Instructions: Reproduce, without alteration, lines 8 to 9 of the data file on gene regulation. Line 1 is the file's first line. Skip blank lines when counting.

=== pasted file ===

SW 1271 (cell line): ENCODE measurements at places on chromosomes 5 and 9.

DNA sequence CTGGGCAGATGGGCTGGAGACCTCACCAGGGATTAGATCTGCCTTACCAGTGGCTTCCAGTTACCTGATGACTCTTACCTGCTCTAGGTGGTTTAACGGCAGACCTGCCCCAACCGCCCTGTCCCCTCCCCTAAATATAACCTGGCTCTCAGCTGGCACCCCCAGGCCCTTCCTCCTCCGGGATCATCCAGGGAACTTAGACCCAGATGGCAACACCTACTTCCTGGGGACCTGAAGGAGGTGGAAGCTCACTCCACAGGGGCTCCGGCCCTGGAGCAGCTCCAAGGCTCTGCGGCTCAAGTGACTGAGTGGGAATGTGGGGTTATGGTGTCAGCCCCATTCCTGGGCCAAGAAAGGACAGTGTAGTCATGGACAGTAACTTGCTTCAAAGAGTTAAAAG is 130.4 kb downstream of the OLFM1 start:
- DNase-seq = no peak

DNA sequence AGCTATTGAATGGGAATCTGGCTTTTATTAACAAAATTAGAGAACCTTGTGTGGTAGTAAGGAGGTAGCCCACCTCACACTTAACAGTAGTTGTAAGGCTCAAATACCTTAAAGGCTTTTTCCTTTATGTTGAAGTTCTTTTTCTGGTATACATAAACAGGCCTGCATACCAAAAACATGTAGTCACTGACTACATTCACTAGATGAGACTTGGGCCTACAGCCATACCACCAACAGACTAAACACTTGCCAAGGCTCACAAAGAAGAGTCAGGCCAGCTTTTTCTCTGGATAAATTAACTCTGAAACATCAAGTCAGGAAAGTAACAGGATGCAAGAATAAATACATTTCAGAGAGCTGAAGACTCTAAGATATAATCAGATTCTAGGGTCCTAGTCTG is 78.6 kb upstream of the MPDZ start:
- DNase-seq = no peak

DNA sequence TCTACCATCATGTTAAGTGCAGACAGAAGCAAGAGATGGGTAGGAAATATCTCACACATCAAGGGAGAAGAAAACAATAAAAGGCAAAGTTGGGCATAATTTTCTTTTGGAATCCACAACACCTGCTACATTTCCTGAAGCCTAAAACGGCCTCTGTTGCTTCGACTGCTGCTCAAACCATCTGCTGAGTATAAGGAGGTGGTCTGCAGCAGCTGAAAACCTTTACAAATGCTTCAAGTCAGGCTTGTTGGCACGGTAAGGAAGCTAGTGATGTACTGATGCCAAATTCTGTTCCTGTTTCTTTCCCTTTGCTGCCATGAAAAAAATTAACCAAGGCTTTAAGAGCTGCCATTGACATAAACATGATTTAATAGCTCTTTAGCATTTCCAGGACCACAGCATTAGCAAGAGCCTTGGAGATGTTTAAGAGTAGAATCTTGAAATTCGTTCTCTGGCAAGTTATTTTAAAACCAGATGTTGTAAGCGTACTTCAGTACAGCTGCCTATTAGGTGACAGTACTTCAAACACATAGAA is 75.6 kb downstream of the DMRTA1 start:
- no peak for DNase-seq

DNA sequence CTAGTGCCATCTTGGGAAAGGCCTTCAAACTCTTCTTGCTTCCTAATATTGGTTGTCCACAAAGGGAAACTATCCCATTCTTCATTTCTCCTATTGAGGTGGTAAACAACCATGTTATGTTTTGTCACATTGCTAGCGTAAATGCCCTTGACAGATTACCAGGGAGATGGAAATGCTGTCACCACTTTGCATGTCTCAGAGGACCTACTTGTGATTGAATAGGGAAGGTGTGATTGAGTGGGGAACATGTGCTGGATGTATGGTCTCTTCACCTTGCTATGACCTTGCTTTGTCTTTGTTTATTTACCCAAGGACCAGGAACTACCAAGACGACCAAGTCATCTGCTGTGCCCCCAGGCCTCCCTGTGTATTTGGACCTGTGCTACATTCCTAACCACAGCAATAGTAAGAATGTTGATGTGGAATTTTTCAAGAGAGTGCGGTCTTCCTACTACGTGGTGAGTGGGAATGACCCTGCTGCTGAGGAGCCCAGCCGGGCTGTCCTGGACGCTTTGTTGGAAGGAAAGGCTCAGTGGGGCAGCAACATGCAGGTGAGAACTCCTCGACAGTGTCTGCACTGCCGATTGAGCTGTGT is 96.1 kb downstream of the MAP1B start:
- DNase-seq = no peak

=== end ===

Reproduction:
DNA sequence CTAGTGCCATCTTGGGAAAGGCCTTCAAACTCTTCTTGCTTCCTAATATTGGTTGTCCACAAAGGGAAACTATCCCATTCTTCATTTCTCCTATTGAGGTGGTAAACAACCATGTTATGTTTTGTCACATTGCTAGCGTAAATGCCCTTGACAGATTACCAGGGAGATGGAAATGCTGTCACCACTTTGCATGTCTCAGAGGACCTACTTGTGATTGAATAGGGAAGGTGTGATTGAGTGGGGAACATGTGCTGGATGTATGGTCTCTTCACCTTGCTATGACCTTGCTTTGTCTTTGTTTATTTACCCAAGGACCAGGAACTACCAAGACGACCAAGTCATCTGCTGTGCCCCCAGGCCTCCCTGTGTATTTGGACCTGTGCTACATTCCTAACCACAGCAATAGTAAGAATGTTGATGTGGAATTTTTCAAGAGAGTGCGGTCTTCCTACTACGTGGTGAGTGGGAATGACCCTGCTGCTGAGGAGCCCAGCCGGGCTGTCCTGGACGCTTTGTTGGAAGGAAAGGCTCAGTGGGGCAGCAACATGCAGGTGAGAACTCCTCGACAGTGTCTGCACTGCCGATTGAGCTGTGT is 96.1 kb downstream of the MAP1B start:
- DNase-seq = no peak